By Melissa Locker
January 23, 2018

When Georgia is on your mind, most people will find themselves thinking of endless summer days, afternoons on Grandma's porch, or, as the song goes, "moonlight through the pines." Most people do not find themselves thinking about goobers. Despite this, Georgia has been bequeathed the title of the Goober State.

The nickname may sound a touch silly to modern ears, it's a moniker that pays tribute to Georgia's long and storied past. While King George II granted the state its original charter and lent the state his name, Georgia's nickname as "the Goober State" was earned, not borrowed from a faraway king.

As anyone who has driven along Georgia's byways knows, there is a lot of farmland in the state. While Georgia is first and foremost a land of cotton, because of its size and varied climates, it can grow a lot of crops, including corn, tobacco, pecans, peaches (which gave Georgia it's other nickname The Peach State) and, of course, peanuts, the chosen crop of the state's most famous farmer, Jimmy Carter. Before leaving Georgia to take a job as the president of the United States, Carter helped Georgia become the state that leads the nation in peanut production.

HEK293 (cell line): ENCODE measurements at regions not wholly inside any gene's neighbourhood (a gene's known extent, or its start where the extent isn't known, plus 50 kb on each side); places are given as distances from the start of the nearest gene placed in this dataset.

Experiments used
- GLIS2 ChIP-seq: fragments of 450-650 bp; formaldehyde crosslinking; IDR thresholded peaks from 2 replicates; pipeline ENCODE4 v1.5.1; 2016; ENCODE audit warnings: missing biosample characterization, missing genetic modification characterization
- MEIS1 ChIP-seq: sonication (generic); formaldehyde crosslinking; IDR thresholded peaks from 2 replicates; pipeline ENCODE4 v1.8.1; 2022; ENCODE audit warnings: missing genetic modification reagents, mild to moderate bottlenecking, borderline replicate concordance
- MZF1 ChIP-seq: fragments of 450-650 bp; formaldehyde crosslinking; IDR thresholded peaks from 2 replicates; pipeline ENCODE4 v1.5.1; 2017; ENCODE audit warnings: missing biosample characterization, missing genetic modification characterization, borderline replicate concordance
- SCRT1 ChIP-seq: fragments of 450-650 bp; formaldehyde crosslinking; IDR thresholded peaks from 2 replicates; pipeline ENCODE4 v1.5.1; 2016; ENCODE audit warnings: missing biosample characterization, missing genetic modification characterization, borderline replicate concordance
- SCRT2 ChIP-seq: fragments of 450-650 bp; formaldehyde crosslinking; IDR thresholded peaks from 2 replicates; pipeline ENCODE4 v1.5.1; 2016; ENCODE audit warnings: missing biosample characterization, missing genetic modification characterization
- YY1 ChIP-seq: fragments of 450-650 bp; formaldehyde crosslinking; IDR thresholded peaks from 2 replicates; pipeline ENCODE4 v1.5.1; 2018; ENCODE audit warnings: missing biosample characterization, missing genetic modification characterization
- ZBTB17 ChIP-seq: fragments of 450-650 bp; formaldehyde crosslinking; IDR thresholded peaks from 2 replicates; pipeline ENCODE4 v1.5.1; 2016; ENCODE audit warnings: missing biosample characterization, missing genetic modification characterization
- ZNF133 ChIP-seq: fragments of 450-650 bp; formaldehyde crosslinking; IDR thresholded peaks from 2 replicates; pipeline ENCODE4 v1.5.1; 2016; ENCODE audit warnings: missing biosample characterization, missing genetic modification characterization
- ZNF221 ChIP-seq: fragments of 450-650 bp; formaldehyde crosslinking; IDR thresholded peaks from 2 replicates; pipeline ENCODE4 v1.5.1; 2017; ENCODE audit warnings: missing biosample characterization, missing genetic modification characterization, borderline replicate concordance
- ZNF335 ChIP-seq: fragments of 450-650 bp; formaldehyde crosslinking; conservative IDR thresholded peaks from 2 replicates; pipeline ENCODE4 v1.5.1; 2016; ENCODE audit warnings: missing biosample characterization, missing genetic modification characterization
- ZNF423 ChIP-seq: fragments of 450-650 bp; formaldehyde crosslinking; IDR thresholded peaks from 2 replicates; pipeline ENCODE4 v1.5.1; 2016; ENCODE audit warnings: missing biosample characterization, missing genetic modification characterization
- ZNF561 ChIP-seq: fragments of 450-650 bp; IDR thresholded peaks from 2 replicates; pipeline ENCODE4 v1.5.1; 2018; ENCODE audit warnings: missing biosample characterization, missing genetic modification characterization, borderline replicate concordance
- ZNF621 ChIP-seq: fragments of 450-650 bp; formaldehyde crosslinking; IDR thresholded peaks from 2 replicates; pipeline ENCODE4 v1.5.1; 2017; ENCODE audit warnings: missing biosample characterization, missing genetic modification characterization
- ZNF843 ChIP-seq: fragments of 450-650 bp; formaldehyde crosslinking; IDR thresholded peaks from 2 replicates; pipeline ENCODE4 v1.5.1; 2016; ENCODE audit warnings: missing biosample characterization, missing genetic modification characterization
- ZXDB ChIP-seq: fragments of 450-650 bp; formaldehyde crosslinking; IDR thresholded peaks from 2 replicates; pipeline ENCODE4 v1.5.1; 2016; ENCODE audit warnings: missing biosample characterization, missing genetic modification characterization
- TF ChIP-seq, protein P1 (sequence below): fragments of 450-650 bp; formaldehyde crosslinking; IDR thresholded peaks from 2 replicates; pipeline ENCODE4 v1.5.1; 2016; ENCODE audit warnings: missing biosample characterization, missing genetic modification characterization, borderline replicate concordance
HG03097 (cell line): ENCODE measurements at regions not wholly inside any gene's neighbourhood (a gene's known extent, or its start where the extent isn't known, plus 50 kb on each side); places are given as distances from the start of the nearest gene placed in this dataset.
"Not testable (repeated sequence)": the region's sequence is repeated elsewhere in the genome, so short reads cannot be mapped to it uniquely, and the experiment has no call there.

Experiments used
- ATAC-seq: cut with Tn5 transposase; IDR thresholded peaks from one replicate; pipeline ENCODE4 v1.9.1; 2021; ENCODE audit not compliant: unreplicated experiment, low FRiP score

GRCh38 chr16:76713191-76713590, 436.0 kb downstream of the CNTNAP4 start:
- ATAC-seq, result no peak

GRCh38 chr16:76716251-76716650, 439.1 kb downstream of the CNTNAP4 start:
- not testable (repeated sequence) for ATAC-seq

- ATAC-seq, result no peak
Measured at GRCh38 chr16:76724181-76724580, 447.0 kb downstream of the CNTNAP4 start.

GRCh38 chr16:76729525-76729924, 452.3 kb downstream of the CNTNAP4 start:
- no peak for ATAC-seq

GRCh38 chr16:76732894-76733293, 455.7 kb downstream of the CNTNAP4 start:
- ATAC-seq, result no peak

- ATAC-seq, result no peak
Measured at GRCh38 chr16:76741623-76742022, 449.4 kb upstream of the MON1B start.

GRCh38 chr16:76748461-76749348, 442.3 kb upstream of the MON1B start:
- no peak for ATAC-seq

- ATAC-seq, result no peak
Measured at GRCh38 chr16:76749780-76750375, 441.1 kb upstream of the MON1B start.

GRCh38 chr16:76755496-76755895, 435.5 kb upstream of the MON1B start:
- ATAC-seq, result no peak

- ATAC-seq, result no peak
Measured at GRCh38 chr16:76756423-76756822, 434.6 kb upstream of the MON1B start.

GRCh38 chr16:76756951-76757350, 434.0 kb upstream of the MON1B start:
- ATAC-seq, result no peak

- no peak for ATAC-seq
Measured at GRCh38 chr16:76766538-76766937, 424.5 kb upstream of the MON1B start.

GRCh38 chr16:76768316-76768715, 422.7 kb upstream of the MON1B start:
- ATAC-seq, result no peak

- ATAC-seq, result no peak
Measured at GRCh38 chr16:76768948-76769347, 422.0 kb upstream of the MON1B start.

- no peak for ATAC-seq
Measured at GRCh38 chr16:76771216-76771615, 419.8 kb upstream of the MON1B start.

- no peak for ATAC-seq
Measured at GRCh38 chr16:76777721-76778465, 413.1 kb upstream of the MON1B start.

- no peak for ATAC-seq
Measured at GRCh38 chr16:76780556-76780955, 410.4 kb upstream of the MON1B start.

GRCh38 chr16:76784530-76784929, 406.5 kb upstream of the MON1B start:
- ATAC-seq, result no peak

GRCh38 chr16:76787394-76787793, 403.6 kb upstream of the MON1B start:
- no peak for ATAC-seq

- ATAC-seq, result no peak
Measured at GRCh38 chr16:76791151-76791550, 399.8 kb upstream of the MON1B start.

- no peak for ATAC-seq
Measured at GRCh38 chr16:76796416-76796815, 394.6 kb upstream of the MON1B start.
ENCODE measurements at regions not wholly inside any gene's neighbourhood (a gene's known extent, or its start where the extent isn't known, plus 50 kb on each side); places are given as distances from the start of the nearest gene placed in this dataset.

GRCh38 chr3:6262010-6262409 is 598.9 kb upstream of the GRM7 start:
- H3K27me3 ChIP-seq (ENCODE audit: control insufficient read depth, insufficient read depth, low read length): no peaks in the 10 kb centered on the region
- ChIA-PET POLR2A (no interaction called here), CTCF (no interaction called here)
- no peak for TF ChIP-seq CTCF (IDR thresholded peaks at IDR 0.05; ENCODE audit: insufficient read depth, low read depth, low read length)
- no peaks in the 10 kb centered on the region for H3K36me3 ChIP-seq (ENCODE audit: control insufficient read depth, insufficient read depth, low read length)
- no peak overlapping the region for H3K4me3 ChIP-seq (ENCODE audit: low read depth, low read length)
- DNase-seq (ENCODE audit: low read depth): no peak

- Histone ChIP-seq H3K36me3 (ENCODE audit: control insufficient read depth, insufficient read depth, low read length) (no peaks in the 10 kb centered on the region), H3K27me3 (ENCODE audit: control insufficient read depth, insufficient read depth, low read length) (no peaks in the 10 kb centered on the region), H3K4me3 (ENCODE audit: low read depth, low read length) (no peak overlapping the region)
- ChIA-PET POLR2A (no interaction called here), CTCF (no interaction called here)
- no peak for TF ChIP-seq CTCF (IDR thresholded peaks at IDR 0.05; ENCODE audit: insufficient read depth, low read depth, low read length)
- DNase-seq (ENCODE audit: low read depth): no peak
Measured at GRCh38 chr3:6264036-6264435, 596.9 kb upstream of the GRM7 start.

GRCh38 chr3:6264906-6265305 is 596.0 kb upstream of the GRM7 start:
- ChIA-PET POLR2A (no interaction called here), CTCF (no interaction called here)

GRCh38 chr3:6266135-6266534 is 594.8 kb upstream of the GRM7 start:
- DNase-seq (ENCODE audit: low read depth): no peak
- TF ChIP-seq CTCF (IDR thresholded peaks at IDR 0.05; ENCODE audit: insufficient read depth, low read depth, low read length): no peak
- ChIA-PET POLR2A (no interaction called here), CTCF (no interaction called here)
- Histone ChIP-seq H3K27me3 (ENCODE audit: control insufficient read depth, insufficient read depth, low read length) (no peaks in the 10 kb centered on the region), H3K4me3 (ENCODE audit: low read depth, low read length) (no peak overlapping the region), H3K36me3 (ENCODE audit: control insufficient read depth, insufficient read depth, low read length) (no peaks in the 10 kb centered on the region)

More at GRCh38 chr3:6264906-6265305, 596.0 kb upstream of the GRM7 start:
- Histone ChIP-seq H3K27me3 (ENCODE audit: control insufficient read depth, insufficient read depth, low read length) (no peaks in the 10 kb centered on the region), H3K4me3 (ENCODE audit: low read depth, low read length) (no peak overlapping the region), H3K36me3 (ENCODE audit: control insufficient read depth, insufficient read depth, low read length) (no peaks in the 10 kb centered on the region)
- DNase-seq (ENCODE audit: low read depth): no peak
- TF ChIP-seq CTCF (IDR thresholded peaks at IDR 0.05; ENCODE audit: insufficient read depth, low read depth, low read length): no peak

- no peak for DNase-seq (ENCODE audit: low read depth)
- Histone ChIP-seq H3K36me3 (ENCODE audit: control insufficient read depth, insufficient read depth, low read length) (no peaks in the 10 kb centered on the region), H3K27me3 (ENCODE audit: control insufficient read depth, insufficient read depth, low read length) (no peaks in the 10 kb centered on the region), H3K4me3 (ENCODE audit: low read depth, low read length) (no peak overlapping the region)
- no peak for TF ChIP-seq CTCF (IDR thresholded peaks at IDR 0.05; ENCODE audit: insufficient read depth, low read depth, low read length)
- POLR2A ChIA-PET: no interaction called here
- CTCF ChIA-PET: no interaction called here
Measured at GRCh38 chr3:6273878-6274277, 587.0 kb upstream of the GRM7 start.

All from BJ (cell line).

Since many Southerners of a certain age call peanuts "goobers" it was only a matter of time until someone started referring to Georgia as The Goober State. During the Civil War, Georgia recruits were given the nickname of "goober-grabbers". Their skills undoubtedly came in handy as they marched through the South on limited rations. In fact, by some accounts, there were times that the Confederate army survived almost exclusively on goobers. Those trying times were set to a jaunty tune in the 1866 song "Goober Peas" that not only tips a hat to the Georgia militia's love of peanuts, but spread the gospel of goober-eating around the world.

These days the Goober State produces over half the peanuts produced in the United States, whether they are eaten in PB and J sandwiches, peanut butter cookies, as bar snacks across the United States, or at ballparks, washed down with that other favorite Georgia product— Coca Cola. Obviously, the industriousness of the state's farmers is nothing to be ashamed of, so do your Georgian forebears and neighbors proud and proudly proclaim that you live in the Goober State.